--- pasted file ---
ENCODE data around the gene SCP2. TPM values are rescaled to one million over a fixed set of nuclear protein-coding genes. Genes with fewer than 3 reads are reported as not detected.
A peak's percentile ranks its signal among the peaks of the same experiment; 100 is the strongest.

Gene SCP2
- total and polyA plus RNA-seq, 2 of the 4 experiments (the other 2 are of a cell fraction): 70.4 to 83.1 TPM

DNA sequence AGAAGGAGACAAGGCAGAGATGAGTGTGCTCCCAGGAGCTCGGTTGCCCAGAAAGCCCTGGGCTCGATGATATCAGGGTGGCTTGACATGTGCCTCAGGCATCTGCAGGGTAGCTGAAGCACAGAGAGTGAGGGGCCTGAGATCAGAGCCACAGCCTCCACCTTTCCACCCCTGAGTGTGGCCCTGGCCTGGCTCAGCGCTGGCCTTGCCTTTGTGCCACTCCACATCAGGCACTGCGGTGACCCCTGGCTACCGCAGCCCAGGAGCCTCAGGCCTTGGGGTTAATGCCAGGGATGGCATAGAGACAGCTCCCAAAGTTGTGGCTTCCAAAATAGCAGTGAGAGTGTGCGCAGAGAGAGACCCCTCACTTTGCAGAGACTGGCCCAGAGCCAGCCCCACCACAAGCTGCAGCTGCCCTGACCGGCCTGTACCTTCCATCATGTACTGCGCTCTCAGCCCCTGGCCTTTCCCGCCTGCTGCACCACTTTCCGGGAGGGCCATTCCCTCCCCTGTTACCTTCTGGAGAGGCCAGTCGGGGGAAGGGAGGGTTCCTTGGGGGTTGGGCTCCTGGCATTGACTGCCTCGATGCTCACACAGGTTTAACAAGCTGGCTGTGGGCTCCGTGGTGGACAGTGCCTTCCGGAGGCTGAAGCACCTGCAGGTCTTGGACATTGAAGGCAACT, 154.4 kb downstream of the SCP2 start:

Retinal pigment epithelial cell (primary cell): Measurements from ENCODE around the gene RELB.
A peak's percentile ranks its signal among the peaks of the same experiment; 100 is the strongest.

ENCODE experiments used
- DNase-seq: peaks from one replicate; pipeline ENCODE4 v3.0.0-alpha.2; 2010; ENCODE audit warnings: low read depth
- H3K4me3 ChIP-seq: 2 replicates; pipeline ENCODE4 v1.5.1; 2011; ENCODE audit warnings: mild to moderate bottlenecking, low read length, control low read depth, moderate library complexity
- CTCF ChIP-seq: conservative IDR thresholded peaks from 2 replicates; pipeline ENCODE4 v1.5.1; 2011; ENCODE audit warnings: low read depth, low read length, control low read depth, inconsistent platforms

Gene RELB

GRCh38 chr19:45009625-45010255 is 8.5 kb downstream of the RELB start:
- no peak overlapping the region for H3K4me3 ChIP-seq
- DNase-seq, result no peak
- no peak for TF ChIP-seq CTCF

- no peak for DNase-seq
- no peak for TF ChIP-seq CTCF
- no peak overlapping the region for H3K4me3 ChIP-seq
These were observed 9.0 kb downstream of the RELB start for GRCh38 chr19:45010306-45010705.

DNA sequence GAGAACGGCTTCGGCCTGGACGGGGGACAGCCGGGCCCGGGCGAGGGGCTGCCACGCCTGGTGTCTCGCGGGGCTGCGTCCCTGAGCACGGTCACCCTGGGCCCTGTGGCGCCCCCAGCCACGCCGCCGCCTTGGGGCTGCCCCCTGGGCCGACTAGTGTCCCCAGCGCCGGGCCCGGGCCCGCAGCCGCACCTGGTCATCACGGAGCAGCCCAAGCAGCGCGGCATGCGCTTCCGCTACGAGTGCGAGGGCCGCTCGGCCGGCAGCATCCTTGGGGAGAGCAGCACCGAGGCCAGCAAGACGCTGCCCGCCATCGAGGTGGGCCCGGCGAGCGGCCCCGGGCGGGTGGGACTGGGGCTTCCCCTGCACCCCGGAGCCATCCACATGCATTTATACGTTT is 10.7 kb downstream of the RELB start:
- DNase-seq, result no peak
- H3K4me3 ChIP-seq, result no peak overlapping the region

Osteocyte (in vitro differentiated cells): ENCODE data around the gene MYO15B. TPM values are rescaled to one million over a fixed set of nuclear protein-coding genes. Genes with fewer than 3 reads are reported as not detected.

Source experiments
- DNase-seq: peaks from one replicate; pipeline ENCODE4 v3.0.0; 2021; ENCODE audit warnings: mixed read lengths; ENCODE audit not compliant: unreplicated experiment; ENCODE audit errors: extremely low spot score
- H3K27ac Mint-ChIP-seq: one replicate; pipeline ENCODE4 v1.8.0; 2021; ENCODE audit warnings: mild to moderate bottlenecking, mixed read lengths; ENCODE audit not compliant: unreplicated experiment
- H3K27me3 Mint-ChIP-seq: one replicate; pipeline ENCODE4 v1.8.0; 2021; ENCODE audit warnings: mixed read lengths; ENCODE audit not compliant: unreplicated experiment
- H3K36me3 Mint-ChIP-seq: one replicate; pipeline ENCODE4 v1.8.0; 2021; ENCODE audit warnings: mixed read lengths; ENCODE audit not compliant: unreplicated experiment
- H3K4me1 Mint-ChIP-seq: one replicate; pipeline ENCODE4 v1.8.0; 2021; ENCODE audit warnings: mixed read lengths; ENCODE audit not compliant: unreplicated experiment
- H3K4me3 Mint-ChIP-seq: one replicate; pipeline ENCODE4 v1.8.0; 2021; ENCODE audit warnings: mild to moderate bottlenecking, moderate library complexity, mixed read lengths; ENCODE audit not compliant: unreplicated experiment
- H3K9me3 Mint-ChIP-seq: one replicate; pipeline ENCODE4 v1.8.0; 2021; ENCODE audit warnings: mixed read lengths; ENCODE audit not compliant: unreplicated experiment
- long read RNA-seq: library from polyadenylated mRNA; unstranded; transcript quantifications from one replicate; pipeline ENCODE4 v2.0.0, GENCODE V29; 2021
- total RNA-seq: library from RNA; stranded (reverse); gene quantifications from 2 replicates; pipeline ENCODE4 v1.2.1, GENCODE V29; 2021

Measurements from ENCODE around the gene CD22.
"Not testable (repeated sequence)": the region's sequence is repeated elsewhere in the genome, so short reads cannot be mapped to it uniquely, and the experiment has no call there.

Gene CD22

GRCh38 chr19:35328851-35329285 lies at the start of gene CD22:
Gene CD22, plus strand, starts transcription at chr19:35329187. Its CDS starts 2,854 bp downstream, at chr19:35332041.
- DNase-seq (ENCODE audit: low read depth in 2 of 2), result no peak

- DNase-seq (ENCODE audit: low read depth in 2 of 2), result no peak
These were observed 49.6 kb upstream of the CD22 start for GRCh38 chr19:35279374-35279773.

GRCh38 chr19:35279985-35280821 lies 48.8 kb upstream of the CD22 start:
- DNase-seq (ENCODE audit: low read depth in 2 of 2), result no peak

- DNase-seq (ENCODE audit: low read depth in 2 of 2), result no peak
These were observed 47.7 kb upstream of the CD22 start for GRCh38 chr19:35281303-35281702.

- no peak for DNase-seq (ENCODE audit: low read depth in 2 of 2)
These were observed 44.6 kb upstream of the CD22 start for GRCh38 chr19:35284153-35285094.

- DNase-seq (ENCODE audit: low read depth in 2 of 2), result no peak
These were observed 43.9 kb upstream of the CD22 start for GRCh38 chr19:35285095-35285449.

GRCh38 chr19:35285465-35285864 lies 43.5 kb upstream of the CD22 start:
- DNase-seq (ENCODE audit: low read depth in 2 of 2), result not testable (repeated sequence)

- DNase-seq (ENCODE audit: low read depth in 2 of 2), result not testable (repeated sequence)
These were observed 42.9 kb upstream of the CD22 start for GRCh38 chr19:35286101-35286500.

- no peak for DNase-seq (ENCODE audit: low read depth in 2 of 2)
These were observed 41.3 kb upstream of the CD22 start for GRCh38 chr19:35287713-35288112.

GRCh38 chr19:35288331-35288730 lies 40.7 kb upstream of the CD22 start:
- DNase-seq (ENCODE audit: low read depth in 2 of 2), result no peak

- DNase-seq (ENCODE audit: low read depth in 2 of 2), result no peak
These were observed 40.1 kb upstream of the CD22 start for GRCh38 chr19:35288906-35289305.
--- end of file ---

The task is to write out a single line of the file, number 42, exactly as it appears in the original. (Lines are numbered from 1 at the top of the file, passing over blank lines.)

These were observed 49.6 kb upstream of the CD22 start for GRCh38 chr19:35279374-35279773.